East Devon District Council’s cabinet on Wednesday recommended to council that a new Steering Group be created to look at how to best to address the impacts of the most significant changes to the beach.

While the meeting heard that Exmouth’s beach is vital for tourism, including the new Sideshore watersports centre set to open this summer, it offers no flood defences and thus funding so any agreed scheme from other agencies would be limited.

EDDC engineer Tom Buxton-Smith said: “There is little property at risk that can be used to justify grant in aid funding from the Environment Agency and impact on infrastructure such as roads is also limited due to the availability of alternative routes.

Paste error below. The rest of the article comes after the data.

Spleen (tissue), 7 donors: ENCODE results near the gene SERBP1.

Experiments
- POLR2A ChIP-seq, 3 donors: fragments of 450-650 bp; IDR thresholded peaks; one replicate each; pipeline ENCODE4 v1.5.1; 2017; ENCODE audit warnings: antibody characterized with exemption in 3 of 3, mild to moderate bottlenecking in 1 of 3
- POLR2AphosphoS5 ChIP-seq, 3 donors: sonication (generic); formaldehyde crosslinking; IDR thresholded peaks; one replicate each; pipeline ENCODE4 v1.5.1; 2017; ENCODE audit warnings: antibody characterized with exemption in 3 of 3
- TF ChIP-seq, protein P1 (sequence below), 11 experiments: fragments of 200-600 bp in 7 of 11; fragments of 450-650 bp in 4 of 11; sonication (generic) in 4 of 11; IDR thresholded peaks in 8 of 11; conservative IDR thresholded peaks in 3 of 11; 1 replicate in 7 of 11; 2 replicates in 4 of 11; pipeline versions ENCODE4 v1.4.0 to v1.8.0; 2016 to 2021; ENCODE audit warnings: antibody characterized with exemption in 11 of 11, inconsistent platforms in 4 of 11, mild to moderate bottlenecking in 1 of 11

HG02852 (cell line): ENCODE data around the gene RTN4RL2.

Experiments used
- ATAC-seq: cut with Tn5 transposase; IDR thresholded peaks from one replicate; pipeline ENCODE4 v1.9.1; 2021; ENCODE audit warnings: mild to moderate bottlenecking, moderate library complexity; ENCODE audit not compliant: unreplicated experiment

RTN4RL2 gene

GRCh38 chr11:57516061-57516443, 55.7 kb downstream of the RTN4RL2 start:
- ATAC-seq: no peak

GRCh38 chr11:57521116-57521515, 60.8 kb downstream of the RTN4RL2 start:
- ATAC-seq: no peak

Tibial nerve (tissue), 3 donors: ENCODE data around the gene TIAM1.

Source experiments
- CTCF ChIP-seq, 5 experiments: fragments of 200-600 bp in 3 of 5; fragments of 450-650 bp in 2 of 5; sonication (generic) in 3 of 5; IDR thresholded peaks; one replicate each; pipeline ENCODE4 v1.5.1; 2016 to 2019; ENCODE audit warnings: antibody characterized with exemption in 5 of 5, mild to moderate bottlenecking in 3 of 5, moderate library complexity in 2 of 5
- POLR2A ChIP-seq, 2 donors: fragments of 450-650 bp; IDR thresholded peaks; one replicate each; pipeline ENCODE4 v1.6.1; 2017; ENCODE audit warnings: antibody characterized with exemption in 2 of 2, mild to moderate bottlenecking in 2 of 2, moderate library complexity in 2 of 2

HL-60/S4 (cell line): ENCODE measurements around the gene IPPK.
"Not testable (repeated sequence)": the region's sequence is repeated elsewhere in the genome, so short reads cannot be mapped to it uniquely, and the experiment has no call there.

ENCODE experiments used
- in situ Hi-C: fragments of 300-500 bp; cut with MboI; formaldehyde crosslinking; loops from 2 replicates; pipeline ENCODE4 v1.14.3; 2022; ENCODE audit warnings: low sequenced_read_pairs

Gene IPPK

“An aim of the proposed scheme will be to explore the potential options to improve the beach and this will also need to consider the lifetime of these options in light of any trends in coastal processes

“We are keen to set up a group to see how to best manage the beach in the short term and the long term. Exmouth beach is an amenity beach and offers no flood defence to notable buildings, so there won’t be millions of pounds to tap into, but we need to do what we can to keep Exmouth beach healthy and for the amenity and tourism that relies on it.”

Cllr Steve Gazzard said that he welcomed the proposals and hoped that actions would actually be taken. He said: “The beach has changed beyond all recognition and it has lost over 6ft from the area around the lifeboat and at low tide, they have to move it way down the seafront so they can get into deeper water.